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Marines Could Soon Opt for Lighter Body Armor on Some Missions

Marines assigned to Battalion Landing Team (BLT) 3/2, 26th Marine Expeditionary Unit (MEU), provide security during a direct action raid from an amphibious assault vehicle at Fort Pickett, Va., Sept. 8, 2012. (U.S. Marines/
Marines assigned to Battalion Landing Team (BLT) 3/2, 26th Marine Expeditionary Unit (MEU), provide security during a direct action raid from an amphibious assault vehicle at Fort Pickett, Va., Sept. 8, 2012. (U.S. Marines/

Commanders could soon give Marines the OK to wear body armor that weighs up to 40 percent less than their current plates as the Corps seeks out new protective options for differing missions.

Marine Corps leaders will meet with industry experts this month to talk about what they're looking for in a new LITE plate, one designed for a low-intensity threat environment, said Nick Pierce, the individual-armor team lead with Marine Corps Systems Command. The service could start buying the new body armor as early as next fall.

"It won't replace the current plates," Pierce said, "but it can be used when the commanders choose -- when the threat warrants this lighter plate."

An August request for information put out by the Marine Corps stated that the plate should "provide two-shot ballistic protection from non-armor-piercing rounds that are currently prevalent in counter-insurgency operations and other low-intensity threat environments."

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That includes rounds fired by sniper rifles from about 110 to 220 yards away, according to the request.

Exactly what types of rounds the new armor should be able to stop is classified, said Barb Hamby, a spokeswoman for Marine Corps Systems Command. Marines' current body armor, the Enhanced Small-Arms Protective Insert, is designed for the worst-case scenarios, Pierce said.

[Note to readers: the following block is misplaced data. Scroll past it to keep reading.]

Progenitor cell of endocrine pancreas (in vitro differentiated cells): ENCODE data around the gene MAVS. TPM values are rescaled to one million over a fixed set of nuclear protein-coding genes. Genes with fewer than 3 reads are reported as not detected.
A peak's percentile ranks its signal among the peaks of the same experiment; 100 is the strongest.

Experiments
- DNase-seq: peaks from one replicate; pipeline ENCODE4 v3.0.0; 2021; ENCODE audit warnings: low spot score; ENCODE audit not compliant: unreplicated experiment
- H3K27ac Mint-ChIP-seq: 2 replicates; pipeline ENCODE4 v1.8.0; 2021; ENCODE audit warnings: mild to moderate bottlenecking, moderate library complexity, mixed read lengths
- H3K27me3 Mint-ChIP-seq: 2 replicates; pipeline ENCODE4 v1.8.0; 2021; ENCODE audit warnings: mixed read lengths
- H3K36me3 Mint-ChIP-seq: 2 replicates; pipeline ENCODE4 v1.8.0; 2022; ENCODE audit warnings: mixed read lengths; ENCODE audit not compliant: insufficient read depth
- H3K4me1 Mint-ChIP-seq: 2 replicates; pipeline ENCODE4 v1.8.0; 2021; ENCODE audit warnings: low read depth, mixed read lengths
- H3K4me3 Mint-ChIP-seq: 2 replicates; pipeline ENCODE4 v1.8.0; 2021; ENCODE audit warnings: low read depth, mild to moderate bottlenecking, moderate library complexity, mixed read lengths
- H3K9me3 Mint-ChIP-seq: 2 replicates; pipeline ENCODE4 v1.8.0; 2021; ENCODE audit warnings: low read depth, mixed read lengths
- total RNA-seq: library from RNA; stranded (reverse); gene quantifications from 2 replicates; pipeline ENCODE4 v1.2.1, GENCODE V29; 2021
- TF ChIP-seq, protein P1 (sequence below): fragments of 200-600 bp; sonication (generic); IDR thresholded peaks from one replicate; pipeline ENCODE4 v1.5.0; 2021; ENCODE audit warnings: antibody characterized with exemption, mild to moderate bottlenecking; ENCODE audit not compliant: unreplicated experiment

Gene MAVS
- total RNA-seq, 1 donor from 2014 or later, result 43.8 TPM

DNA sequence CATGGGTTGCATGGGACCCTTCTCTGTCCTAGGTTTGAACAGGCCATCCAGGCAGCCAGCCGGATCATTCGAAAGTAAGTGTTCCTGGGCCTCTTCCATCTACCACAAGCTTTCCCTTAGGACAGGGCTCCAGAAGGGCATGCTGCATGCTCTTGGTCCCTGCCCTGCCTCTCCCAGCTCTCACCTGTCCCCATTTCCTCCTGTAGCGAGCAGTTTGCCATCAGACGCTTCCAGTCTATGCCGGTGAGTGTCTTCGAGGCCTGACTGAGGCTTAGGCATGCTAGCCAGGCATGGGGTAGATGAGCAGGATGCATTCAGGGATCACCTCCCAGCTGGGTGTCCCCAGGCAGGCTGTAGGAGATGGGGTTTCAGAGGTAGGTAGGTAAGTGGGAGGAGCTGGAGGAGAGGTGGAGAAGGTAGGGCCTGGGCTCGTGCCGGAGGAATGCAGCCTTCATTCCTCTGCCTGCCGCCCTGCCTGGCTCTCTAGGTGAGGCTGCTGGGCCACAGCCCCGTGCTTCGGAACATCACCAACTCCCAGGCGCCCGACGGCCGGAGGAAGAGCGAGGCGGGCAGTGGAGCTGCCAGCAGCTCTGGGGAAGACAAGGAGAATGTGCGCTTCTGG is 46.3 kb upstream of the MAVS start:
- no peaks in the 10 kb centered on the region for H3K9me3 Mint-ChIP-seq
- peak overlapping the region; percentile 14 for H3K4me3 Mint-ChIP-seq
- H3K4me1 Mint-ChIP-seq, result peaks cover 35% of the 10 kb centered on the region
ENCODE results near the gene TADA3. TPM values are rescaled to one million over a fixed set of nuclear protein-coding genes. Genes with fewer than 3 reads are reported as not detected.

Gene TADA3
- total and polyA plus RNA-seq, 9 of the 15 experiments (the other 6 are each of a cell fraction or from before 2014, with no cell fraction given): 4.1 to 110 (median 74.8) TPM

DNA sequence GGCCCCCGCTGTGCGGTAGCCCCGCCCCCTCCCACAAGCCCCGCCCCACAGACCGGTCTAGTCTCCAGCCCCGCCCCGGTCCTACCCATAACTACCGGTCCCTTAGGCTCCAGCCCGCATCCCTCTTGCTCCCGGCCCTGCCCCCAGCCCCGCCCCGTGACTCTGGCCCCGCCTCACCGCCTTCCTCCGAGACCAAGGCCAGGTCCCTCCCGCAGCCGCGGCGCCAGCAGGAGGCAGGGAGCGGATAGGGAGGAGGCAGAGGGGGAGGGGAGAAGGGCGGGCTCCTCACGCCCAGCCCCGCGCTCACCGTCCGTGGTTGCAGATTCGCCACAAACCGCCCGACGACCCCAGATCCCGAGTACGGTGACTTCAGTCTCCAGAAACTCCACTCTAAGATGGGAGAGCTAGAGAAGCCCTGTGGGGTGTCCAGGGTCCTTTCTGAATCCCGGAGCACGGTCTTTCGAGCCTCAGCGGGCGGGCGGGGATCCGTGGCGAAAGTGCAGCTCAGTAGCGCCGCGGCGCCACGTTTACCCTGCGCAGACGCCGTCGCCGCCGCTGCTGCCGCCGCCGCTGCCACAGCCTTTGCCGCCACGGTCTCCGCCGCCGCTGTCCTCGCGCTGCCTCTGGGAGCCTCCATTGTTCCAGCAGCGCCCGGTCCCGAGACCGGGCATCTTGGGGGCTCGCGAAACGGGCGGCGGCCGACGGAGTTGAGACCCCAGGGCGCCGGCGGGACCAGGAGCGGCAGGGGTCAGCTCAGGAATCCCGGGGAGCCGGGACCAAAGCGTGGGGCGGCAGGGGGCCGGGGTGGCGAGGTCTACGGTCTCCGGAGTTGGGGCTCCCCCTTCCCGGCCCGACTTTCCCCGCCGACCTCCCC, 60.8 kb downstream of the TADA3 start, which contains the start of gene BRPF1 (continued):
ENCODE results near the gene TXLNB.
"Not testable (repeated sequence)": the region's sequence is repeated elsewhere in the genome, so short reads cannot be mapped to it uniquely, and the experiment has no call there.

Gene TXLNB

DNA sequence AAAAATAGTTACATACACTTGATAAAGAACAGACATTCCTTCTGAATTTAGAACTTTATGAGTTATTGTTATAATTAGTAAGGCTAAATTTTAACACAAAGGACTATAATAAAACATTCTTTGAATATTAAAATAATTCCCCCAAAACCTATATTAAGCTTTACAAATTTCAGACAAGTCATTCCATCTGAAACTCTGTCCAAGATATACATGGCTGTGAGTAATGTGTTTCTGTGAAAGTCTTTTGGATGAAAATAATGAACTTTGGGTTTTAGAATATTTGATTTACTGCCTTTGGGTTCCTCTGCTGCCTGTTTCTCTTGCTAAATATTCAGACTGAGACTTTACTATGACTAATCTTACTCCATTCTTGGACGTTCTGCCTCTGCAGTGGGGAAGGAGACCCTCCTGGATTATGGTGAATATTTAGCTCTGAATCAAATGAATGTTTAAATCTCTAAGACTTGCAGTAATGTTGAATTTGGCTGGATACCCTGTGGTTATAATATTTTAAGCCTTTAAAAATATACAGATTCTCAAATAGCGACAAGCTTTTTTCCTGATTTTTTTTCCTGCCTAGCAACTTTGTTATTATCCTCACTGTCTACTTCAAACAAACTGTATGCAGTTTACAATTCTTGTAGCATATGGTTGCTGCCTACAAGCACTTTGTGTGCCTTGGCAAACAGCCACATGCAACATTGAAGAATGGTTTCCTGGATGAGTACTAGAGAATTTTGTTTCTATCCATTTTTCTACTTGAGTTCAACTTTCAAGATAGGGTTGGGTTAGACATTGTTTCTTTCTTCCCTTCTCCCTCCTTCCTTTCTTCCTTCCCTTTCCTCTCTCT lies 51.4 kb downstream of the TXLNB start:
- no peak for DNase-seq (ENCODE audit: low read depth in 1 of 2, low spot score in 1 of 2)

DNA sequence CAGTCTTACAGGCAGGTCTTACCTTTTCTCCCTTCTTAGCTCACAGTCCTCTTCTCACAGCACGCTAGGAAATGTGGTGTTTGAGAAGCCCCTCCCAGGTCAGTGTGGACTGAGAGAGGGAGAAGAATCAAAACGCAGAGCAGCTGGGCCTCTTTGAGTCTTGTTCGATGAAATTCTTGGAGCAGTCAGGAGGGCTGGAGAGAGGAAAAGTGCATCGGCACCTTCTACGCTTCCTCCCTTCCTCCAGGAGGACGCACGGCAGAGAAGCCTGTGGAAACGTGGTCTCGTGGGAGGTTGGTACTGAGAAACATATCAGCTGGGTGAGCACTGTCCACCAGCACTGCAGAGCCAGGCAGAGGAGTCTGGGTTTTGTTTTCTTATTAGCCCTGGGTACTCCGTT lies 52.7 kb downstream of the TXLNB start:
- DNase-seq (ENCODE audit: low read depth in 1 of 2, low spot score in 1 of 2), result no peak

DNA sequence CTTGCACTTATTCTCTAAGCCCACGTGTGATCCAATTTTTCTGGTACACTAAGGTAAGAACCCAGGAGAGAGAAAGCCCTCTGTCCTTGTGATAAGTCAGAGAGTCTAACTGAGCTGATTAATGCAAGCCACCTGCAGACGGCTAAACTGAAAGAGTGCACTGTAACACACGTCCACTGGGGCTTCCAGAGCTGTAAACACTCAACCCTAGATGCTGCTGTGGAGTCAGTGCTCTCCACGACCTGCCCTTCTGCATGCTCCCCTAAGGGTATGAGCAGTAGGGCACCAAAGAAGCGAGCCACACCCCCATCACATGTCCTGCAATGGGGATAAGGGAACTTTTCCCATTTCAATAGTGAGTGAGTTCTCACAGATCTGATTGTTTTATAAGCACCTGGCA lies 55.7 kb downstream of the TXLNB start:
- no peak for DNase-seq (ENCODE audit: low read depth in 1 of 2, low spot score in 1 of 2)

"We're trying to design and field a plate that will protect against the preponderance of threats in most of the environments we go into," he said. "When we focus on the preponderance of threats for the low-intensity conflict areas, we can reduce the weight quite a bit -- we're thinking 35 to 40 percent weight reduction."

That could shave about 5 or 6 pounds from the weight Marines currently carry.

"Right now, commanders don't really get a choice," Pierce said. "You either go with the big heavy plate that can do anything you want anywhere or you can go with no plate."

Marines recently tested a lighter plate along with the next-generation plate carrier on a mobility course. Those Marines were able to move 8 percent faster, Pierce said. Increased speeds can help save lives on the battlefield, he said, just as armor can.

Giving commanders options helps them make decisions in combat that could help cut down on fatigue or heat casualties, he added. "The commander's balancing the trade-off between the risk all across the spectrum: the risk of not being able to move fast enough; the risk of impacts coming toward your Marines; heat, fatigue, all those things."

Marine leaders can expect members of Congress to pay attention to the weight and effectiveness of the new plates. In 2013, a congressional committee ordered the Pentagon to find ways to reduce the heavy weight of body armor. But safety and survivability remain top priorities.

Companies that might be able to produce the lighter armor will have the chance to read the Marine Corps' draft solicitation ahead of the Oct. 18 meeting. The service's final solicitation is expected to be released in November.

-- Gina Harkins can be reached at gina.harkins@military.com. Follow her on Twitter at @ginaaharkins.

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